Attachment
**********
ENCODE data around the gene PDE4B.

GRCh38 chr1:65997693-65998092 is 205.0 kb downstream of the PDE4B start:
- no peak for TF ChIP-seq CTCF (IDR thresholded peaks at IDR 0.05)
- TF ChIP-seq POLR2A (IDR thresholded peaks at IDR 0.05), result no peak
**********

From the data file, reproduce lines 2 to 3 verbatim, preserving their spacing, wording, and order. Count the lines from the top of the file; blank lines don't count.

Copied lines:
GRCh38 chr1:65997693-65998092 is 205.0 kb downstream of the PDE4B start:
- no peak for TF ChIP-seq CTCF (IDR thresholded peaks at IDR 0.05)